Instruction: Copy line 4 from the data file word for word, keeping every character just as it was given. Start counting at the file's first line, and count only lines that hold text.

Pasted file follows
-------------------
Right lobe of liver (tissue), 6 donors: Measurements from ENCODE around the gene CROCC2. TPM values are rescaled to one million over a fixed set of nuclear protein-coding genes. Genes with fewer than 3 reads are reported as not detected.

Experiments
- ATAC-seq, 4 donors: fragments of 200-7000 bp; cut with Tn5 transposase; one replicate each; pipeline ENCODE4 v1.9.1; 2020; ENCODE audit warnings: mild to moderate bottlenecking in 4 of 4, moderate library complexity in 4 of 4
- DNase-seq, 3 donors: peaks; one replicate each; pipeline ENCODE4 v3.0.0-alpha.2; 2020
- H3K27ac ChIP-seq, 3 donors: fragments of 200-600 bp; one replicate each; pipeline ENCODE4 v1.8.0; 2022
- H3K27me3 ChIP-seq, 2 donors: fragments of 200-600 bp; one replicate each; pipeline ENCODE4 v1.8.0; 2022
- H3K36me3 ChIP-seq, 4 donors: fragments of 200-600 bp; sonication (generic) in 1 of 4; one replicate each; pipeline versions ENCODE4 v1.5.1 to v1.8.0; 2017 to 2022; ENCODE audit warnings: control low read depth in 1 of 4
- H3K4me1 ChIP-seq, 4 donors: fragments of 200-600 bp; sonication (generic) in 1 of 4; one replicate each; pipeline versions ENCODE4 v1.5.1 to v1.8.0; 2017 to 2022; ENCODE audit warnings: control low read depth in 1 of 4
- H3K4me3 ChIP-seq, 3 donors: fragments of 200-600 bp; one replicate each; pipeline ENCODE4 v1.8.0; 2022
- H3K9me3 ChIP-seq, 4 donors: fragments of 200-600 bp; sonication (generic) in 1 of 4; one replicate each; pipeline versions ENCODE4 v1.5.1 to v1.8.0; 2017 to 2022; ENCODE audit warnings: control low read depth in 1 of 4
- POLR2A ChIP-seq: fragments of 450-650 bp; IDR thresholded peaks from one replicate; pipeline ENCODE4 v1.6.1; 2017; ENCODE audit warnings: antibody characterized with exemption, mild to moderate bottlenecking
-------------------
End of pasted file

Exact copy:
- DNase-seq, 3 donors: peaks; one replicate each; pipeline ENCODE4 v3.0.0-alpha.2; 2020